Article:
top of page
Introduction to Chemical Synthesis

Chemistry (Year 12) - Chemical Synthesis

Melanie Gamble

Chemical Synthesis

Chemical Synthesis involves the production of complex chemical compounds from simpler ones. Industrial chemical synthesis largely considers 3 factors when evaluating these processes:

  • The Reaction Rate

  • The Yield

  • The impact on the Environment (Green Chemistry)

These factors are considered to ensure the synthesis is as economically and environmentally viable as possible.

Chemists aim to make as much money as possible by both maximising the reaction rate and the reaction yield. They try to do this while also minimising costs. Chemists are also now looking for greener methods of synthesis, while still maintaining the rate and yield of products.

In short, chemists want it all, they want:

  • An appreciable yield

  • A fast reaction

  • A cheap reaction

  • An environmentally friendly reaction

In reality this is quite hard to achieve. To get a good yield some environmental sacrifices might need to be made. Likewise to perform a ‘green’ reaction it may be more expensive and take longer. Therefore, compromises need to be made.

Key Terms

The Reaction Rate: a measure of the rate at which the products are generated. It is affected by the:

  • Concentration of reactants

  • Pressure

  • Temperature

  • Presence of catalysts

  • Surface area

Yield: a measure of the efficiency by which the reactants are converted to the product. It is also affected by the:

  • Concentration of reactants

  • Pressure

  • Temperature

Chemists ideally want a fast reaction with an appreciable yield. A good chemist will also want to do what is best for the environment.

For a general chemical reaction, a chemists can attempt to increase both the rate of reaction as well as the product yield by increasing the:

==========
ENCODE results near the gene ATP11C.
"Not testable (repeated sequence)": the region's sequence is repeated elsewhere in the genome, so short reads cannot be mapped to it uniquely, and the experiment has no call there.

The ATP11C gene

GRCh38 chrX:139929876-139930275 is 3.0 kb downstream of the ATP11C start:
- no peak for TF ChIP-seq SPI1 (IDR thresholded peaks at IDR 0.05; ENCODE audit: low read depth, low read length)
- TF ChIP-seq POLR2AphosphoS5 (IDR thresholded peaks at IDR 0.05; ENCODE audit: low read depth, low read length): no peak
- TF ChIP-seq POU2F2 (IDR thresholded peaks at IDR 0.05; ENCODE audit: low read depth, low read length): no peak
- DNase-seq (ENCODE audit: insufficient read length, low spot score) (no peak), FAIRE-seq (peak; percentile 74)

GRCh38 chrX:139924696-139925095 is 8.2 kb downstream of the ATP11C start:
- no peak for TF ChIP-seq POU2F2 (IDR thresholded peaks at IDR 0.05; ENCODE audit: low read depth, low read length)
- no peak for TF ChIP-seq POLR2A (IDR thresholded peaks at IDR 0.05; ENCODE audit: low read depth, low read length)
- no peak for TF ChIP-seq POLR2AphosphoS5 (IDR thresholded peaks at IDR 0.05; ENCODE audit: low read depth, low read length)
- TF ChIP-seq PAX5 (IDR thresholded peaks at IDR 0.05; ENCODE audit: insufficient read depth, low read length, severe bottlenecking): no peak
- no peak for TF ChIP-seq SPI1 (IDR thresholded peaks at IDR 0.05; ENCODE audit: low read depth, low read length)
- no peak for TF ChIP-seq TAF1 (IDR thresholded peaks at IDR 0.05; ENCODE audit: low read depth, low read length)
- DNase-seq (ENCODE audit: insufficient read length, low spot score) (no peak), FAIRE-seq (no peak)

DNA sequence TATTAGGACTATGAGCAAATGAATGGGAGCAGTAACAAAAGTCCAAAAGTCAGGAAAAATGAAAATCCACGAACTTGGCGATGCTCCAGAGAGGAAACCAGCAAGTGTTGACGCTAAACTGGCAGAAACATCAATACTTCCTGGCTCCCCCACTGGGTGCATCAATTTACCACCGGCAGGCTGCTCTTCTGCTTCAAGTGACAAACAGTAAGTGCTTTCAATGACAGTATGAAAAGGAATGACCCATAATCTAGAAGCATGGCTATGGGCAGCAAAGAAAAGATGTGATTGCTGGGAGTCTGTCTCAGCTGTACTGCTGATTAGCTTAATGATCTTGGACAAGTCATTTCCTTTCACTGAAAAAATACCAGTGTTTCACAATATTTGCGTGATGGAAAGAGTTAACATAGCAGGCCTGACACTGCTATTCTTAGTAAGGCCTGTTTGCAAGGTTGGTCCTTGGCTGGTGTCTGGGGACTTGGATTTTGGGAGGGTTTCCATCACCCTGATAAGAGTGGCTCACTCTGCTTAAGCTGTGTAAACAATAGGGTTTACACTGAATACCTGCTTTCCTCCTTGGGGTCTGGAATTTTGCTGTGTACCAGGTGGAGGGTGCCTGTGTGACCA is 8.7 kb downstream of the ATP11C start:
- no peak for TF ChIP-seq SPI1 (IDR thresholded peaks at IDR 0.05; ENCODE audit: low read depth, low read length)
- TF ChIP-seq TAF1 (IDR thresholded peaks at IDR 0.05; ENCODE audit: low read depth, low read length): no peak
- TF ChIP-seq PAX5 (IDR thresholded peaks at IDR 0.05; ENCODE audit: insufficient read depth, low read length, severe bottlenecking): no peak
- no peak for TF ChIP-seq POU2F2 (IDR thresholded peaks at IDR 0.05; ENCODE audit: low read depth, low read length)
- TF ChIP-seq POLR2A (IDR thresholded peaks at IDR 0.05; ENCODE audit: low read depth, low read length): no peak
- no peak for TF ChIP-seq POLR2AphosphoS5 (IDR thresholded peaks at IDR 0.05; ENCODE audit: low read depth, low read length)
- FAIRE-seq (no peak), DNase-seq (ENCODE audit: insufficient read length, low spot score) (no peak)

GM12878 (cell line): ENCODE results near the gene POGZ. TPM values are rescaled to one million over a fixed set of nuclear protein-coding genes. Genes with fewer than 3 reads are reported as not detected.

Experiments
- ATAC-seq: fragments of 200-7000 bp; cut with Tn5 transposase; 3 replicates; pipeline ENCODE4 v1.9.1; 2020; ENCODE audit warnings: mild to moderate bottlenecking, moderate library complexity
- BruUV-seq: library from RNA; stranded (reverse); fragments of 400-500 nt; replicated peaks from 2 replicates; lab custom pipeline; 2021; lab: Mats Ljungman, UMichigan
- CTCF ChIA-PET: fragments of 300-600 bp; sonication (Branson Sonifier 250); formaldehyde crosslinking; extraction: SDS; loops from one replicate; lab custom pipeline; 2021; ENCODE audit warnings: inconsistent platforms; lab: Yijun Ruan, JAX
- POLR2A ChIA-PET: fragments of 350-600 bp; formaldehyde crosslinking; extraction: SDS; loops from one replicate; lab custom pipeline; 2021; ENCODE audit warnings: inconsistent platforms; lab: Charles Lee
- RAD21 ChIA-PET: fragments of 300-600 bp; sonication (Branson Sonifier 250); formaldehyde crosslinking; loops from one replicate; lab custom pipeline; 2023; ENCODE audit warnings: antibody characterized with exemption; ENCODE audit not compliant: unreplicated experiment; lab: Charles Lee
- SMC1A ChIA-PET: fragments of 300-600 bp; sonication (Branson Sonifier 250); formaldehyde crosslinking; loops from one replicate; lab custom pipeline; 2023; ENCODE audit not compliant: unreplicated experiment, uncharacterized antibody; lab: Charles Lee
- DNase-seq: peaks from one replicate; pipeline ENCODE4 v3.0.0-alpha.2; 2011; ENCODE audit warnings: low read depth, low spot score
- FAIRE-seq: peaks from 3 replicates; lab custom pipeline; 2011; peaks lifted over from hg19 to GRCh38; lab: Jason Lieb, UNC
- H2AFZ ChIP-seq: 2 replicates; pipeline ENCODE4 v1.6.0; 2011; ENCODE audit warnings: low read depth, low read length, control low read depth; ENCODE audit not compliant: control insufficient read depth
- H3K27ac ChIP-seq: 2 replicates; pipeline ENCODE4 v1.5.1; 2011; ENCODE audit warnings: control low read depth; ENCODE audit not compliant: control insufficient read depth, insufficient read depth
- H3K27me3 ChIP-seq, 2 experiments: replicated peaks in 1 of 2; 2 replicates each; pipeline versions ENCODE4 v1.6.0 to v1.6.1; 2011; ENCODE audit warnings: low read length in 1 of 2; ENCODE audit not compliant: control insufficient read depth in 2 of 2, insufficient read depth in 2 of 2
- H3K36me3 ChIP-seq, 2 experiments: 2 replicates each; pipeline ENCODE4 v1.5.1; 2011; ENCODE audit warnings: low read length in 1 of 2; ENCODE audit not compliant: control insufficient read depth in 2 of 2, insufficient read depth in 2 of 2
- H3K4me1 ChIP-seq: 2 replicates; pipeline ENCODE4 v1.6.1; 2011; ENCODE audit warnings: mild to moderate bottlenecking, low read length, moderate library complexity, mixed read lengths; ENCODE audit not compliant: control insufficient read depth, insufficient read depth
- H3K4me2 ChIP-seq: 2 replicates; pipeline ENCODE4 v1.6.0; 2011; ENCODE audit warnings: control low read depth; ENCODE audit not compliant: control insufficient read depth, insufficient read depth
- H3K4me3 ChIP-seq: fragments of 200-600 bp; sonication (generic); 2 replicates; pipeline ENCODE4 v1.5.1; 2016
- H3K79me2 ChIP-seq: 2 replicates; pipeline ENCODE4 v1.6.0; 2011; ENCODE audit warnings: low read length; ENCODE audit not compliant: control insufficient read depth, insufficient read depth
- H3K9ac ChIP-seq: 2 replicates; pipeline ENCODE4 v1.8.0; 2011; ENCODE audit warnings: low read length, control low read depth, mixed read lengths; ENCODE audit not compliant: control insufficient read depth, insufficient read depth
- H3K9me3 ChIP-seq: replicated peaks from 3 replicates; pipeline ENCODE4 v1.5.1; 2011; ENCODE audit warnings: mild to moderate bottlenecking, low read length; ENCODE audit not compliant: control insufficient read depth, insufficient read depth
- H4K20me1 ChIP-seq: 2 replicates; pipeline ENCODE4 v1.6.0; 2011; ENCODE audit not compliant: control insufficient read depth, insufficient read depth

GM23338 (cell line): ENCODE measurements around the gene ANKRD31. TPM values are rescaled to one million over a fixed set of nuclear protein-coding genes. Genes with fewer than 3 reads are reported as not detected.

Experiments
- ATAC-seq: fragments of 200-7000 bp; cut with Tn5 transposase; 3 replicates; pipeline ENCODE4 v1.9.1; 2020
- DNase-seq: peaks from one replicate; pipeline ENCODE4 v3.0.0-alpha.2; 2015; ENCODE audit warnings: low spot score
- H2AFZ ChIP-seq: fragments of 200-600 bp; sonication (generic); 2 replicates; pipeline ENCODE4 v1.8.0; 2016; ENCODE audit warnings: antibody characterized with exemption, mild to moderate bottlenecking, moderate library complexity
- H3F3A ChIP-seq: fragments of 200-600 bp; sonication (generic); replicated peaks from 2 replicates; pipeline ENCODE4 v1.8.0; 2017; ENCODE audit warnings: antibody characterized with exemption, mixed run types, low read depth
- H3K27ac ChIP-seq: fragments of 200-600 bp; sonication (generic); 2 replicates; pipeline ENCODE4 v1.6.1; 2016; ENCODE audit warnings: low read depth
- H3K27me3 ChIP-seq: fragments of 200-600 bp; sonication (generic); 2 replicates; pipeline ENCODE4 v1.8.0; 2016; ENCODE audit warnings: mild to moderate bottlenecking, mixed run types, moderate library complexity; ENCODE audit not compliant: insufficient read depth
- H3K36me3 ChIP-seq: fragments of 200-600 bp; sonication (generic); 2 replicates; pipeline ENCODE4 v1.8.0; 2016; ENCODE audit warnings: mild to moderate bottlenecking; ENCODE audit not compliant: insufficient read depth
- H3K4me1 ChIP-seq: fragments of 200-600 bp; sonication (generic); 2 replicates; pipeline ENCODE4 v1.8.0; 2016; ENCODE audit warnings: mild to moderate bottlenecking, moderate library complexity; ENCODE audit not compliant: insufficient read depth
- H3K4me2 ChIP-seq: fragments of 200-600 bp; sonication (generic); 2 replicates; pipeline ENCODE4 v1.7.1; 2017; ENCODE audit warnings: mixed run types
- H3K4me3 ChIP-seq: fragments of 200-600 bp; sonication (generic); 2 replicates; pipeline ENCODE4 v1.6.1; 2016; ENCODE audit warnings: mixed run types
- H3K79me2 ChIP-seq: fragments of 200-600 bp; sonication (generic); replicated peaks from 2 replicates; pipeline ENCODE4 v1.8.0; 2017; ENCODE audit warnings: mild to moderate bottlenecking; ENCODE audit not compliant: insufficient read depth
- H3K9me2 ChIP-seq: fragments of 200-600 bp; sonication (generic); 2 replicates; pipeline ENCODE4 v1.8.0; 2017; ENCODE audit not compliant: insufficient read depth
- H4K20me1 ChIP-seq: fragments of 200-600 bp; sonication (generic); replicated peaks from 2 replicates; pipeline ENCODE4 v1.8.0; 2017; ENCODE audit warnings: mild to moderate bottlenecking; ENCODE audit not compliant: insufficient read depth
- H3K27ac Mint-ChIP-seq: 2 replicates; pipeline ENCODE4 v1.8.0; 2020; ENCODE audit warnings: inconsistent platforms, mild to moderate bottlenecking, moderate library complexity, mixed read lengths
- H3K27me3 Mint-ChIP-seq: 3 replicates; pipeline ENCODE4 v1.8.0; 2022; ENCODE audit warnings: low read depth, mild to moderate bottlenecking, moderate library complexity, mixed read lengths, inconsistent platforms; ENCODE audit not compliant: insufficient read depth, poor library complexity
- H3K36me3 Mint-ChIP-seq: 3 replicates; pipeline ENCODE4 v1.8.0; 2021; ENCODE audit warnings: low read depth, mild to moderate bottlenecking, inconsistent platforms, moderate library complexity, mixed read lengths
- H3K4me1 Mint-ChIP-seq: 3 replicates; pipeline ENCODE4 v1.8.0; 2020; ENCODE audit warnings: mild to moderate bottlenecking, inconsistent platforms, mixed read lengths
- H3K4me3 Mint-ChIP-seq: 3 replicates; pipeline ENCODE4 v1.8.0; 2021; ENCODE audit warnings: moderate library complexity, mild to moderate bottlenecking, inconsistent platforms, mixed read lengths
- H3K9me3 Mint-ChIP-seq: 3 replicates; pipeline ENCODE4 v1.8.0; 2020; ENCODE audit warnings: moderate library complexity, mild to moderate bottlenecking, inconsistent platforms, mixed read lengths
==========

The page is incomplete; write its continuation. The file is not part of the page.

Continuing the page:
• Concentration

  • Pressure

  • Temperature

  • Surface area

  • Use of a catalyst

However, whether a change in these factors derives the desired effect upon rate and yield depends upon two general things:

  • The nature of the reaction as either endothermic, or exothermic.

  • The number of gaseous particles on both the reactant and product side of the chemical reaction.

This creates a dilemma

For example, in an exothermic reaction a temperature increase would increase the rate of the reaction, but decrease the yield of the reaction as the reverse reaction is favoured. It can help to think of reactions like this:

  • If a reaction is exothermic heat is released from the system into the surrounding and feels hot to the touch.

  • If a reaction is endothermic heat is absorbed from the surroundings into the system and feels cool to the touch.

  • If a forward reaction is exothermic then the reverse reaction will be endothermic and vice versa

    • If a reaction is exothermic and the temperature is increased the system will attempt to adjust itself in order to decrease the temperature, which is found by favouring the endothermic reaction (the cooler reaction). This opposes the formation of the products which reduces the yield of the reaction.

    • If a reacton is endothermic and the temperature is increased the system will favour the forward reaction as it opposes the change imposed upon the system by having a cooling effect. This works in the favour of increasing the yield of reaction.

Like temperature, pressure can also create a dilemma. Say for example there is a reaction that has two particles on the reactant side and three particles on the product side of the equation:

If the pressure of the system was increased, the reaction would respond in such a way as to reduce the pressure, in this case it would favour the reverse reaction in attempt to reduce the pressure. Again, this would increase the reaction rate and reduce the yield.

As a result, in chemical synthesis a compromise may need to be made regarding the temperature and pressure used in the reaction. This may require a moderate reaction rate and/or a moderate yield.

Another point that needs to be considered is how expensive it is to run a reaction at high temperatures and pressures. The apparatus used needs to be able to sustain these demanding conditions, which can be quite costly.

bottom of page